You should indent every line of a block quotation from the left margin by one inch and maintain double-spacing. Quotation marksA set of single or double inverted commas (' ' or " ") that are placed around a word or passage to mark the beginning and end of a direct quotation or a title. are not required since indentation makes it clear that the material is quoted. Introduce the quote with an attributive phrase, and place an in-text citation after the period at the end of the quotation.
Example of an MLA block quotation format:
Jarvis mentions George's extreme attention to detail:
George would spend hours combing through his work for mistakes, long before submitting it to his editors. Pride apparently dictated that he present them with fully proofread copies. These hours of attention to minute discrepancies may have cost him his eyesight in the end. (14)
Works Cited Page
In-text citations do not include all of the information to find the original source, so writers include a list of citations at the end of the paper with all of the information needed to locate a source. MLA style refers to this list as a works cited page. The works cited page comes at the end of the work and includes all available information about a source, including article title, journal/book title, year published, the author's full name (unless there is more than one author; then first initials replace the first names), publisher, and place of publishing. These details vary by the type of source used and because there are about eighty-six different types of sources for MLA, you should refer to an MLA style guideA set of rules for punctuation, grammar, and other facets of writing, used to produce consistency and promote understanding. Different publications and types of writing often follow different style guides. Well-known style guides in the U.S. include The Chicago Manual of Style, the MLA Style Manual, and the Associated Press Stylebook. to confirm the correct citation model to use. All sources on a works cited page should be listed in alphabetical order.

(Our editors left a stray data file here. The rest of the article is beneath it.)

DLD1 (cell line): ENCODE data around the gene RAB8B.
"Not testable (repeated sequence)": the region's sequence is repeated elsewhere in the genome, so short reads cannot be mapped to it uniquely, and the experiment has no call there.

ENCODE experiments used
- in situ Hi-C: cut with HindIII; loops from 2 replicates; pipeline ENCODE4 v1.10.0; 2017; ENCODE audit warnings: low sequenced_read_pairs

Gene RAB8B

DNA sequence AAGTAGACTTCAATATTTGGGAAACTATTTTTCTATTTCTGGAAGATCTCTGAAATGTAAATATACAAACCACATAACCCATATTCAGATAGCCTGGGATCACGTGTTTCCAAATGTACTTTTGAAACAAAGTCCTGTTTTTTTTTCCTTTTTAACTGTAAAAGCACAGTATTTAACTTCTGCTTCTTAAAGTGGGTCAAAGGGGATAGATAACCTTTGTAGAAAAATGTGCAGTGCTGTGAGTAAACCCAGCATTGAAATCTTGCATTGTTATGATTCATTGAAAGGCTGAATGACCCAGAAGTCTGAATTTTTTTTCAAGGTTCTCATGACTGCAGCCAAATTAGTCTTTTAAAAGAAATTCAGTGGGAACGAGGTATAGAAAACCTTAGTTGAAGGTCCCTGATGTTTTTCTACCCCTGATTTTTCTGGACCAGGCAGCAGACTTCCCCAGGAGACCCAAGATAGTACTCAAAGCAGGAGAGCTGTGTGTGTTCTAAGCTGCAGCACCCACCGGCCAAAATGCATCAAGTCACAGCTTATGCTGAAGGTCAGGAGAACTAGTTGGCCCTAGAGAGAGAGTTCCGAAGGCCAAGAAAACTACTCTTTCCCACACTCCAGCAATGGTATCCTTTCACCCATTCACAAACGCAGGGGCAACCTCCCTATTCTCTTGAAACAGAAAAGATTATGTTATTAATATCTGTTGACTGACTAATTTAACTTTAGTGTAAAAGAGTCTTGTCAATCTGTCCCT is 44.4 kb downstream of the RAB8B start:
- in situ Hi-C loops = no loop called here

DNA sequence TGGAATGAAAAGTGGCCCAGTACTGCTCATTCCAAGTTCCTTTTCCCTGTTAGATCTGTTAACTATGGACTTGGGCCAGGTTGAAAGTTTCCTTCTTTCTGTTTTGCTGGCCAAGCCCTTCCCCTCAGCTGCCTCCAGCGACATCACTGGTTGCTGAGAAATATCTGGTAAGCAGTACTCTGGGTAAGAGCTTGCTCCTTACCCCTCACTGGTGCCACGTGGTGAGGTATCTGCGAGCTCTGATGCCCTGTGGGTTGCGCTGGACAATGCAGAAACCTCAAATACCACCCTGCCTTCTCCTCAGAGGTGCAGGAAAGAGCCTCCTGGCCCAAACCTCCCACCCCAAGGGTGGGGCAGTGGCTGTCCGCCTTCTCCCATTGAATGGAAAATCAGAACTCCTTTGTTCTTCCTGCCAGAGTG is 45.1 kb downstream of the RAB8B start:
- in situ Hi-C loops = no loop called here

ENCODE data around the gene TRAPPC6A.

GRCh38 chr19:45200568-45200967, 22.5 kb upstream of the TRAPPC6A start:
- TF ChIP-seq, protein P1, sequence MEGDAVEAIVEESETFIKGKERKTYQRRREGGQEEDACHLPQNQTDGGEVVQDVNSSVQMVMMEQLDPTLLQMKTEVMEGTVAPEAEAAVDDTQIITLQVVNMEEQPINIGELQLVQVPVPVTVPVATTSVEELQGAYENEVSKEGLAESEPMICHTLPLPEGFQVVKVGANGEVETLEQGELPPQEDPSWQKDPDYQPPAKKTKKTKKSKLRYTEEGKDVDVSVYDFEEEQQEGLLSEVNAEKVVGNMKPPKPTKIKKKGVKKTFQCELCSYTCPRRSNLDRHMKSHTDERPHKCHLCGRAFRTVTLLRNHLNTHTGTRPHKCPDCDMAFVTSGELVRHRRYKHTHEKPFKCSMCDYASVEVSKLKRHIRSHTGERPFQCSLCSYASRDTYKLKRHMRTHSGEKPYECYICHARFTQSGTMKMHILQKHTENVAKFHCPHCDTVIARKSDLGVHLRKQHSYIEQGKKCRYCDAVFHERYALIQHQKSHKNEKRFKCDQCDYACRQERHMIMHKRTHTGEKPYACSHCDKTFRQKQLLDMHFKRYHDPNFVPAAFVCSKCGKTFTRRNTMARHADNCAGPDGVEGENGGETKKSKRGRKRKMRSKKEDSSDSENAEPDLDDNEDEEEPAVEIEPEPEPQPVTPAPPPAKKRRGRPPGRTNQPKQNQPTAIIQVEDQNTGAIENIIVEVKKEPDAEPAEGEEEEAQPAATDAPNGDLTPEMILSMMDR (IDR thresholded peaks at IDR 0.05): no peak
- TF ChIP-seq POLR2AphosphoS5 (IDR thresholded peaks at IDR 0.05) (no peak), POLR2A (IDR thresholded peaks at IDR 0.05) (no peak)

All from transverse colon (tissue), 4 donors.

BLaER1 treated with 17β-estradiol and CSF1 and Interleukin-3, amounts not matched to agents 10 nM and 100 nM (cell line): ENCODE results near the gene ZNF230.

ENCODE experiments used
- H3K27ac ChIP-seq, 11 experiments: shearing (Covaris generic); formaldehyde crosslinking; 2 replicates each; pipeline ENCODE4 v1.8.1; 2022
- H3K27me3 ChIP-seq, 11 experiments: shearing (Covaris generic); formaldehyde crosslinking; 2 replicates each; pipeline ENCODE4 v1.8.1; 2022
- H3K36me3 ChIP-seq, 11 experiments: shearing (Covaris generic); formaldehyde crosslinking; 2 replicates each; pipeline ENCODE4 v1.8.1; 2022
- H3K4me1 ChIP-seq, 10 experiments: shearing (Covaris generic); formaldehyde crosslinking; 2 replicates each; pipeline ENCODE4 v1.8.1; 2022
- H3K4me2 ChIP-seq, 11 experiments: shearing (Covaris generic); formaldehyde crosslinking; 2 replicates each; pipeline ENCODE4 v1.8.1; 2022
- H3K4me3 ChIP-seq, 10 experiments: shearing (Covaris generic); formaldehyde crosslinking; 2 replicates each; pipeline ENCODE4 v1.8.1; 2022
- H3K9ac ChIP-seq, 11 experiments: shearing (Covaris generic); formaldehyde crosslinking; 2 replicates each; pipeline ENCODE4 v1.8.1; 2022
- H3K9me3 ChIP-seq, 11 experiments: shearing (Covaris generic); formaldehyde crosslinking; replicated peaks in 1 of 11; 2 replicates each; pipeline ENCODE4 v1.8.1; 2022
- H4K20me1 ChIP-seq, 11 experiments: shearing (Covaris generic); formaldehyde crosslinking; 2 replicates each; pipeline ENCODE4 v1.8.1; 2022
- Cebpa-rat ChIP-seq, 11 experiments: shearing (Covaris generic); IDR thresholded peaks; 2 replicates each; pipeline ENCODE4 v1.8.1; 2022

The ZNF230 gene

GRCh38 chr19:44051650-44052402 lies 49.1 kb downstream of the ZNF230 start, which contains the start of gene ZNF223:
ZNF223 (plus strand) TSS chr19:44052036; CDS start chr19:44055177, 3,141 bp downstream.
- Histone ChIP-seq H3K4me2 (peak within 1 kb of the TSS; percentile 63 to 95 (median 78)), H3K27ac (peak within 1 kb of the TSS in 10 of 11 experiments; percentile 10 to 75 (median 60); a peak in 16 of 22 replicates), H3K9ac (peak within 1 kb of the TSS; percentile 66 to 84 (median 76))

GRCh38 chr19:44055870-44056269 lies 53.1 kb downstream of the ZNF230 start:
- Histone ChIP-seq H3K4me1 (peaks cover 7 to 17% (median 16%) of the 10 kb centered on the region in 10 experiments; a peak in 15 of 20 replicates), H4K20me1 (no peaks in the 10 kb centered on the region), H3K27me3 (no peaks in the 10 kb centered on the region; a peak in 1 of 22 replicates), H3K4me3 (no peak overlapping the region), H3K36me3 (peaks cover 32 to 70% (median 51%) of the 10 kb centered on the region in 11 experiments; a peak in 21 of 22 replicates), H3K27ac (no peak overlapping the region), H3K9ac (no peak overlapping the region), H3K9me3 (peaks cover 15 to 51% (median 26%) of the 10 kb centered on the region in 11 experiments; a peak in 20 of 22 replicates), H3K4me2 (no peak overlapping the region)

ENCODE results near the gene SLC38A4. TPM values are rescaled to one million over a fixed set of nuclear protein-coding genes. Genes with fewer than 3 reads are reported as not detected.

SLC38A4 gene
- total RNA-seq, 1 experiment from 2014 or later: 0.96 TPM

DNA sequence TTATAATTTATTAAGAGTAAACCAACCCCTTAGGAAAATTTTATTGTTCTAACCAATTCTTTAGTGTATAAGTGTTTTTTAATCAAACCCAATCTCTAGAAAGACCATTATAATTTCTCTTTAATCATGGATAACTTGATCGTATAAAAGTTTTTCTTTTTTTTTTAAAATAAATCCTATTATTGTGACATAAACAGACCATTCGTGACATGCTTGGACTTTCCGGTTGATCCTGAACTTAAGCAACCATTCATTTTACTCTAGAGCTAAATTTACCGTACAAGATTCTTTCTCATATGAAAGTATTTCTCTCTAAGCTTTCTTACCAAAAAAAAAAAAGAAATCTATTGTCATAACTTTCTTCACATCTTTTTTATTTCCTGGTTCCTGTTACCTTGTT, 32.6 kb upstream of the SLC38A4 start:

Comparing MLA and APA Styles
MLA style and APA style are two common systems of citation, that is, sets of rules for how to cite sources and how to format and punctuateTo use punctuation marks in a text. the various parts of a research paper. For most English and some humanities courses, you will be asked to use MLA style; for most social sciences and some other courses, you will be asked to use APA style. See the chart below for the major differences between MLA style and APA style.